[4] Ioan A. Sucan, Mark Moll, and Lydia E. Kavraki. “The Open Motion Planning Library.” IEEE Robotics & Automation Magazine 19, no. 4 (2012): 72-82.

[5] Larry Johnson, Samantha Adams Becker, Victoria Estrada, and Alex Freeman. The NMC Horizon Report: 2015 Museum Edition. (Austin, TX: The New Media Consoritum, 2015),192.

[6] Ibid., 200.

[7] Niroshinie Fernando, Seng W. Loke, and Wenny Rahayu. “Mobile cloud computing: A survey.” Future Generation Computer Systems 29, no. 1 (2013), 90.

[8] Ibid., 100.

[9] Ibid., 102.

Exploring Cache options for Hypermedia #APIs

Application program interface (API) is a set of protocols utilized for building software applications. This directs how the components of software interact with one another and are very useful as they make it easier to develop the program and put all the units together. More recently Hypermedia APIs have become the latest hype, scaling better and promoting decoupling and encapsulation easily along with the myriad of advantages these things bring.

REST (Representational state transfer) is a popular architectural approach to communications that currently utilized in the development of web software. REST’s lighter communication between producer and consumer makes it a well-liked system for cloud-based APIs, especially those provided by Google, Mircosoft etc. Running over the HTTP (hypertext transfer protocol, this architecture has several components, one of the most important being able to control a cache. REST APIs operate in a simple manner, by picking up a base protocol like HTTP and model the resources with a URI. You can then map actions into HTTP methods. However, hypermedia augments this procedure by simultaneous presentation of information and control hence poses as a pivotal constraint of the web and as an extension of REST.

So what is Hypermedia control?

As the digital world exceeds in complexity, more and more people want different components of a system all within a single application, to be able to easily interact with one another clearly. This cross-linguistic data exchange is what APIs have always been evolved to do, however, languages used to code individual software applications do not correspond nicely with each other.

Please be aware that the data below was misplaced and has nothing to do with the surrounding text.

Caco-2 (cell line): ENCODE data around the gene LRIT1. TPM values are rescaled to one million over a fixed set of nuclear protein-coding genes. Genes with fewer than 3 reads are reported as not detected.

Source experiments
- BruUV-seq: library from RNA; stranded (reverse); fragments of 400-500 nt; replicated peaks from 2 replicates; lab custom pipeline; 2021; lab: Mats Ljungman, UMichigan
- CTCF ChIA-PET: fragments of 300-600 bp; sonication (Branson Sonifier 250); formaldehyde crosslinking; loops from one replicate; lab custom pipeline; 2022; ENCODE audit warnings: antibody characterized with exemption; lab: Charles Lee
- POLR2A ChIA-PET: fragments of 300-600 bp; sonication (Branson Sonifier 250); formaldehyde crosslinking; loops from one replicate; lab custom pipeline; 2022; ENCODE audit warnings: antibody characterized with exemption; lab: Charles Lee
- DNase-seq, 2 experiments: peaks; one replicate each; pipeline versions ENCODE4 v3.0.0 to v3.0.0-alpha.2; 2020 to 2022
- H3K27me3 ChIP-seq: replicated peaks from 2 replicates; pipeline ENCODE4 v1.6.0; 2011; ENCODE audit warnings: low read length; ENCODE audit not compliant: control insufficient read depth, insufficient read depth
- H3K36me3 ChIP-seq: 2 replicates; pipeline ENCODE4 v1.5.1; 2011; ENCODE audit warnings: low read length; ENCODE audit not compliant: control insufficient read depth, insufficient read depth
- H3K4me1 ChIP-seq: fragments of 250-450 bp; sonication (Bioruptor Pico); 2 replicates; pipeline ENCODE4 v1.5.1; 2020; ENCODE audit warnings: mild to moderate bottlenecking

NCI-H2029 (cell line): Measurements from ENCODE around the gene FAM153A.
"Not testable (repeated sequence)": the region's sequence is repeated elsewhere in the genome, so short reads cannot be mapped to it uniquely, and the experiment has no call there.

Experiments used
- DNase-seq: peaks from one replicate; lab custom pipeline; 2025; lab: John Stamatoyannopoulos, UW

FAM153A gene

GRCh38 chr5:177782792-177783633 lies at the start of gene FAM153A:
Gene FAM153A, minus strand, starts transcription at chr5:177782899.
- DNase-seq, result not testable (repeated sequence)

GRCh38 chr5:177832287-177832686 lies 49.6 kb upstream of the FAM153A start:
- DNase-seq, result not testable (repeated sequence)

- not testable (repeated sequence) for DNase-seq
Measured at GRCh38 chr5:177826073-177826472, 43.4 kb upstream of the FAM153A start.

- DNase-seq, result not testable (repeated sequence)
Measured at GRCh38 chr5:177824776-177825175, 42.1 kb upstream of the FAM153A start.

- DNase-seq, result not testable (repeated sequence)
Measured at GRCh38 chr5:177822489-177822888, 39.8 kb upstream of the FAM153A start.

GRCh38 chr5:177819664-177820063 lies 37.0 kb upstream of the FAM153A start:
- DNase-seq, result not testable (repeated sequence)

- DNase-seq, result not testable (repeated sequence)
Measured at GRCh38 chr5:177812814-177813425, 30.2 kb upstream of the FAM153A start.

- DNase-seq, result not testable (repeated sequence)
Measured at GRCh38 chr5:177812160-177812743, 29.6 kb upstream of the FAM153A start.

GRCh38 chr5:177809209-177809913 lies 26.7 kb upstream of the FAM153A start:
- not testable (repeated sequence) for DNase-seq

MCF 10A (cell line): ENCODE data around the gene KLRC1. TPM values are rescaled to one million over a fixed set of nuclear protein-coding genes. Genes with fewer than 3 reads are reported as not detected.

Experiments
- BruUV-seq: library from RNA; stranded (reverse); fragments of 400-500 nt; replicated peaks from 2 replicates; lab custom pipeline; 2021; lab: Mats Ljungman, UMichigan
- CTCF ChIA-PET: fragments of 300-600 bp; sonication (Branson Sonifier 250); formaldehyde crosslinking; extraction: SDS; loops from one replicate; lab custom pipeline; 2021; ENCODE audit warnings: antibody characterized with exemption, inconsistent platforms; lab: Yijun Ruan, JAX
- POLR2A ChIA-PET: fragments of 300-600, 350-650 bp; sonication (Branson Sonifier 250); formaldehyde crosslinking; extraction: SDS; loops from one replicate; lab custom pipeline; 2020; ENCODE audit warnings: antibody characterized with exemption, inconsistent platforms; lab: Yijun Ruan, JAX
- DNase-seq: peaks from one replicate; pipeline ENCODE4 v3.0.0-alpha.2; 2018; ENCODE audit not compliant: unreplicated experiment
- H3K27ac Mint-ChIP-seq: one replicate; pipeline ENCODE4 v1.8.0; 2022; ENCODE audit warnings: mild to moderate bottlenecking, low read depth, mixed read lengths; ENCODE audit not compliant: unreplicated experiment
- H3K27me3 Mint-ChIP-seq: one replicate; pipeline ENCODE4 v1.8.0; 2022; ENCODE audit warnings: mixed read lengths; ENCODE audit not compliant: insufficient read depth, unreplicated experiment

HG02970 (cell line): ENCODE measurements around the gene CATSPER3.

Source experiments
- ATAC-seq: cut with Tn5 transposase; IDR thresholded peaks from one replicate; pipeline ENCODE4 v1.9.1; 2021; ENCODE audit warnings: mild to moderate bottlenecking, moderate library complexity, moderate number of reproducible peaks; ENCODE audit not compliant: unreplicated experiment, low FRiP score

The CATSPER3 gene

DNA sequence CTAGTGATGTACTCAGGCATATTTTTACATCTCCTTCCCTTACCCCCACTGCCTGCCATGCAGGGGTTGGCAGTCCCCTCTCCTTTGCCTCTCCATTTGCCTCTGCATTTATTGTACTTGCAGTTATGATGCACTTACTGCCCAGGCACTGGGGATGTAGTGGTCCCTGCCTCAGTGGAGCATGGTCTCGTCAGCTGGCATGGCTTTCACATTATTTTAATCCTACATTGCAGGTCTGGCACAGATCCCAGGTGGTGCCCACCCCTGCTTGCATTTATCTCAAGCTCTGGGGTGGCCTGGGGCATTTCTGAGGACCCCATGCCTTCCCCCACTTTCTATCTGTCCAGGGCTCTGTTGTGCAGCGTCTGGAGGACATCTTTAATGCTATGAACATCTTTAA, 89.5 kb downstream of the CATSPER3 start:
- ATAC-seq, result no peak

Hypermedia that is hyperlinked can circumvent this need and can cause applications to stay interconnected and communicate easily. Hypermedia APIs is a more evolved and phenomenal way of creating APIs by using the universally used and understood hyperlinks.

This hypermedia functionality can embed links into associated resources in order to describe the action it will perform. This allows end users to carry out the actions that have been prescribed in the resource.

Current situation of web caches:

Due to the dynamic nature of web application, a lot of data is required to be stored. With every new request HTTP, caching is needed. With this caching, you cache the full output of the page requested, bypassing your application entirely on succeeding requests. While this is the current situation of web caches, it isn’t always possible for highly dynamic sites, which can only use the power of HTTP caching on fragments on these sites.

Caching with Hypermedia APIs:

Of the major issues with APIs and web-based architecture on a network is that optimum performance is acquired when the network is not in use, as this is the dawdling part of any application. Hypermedia APIs however, allow a greater caching of data on the browser cache through two ways, either a content delivery network or through a proxy on the server. This altogether reduces dependency on the network server infrastructure, hence increased speed considerably.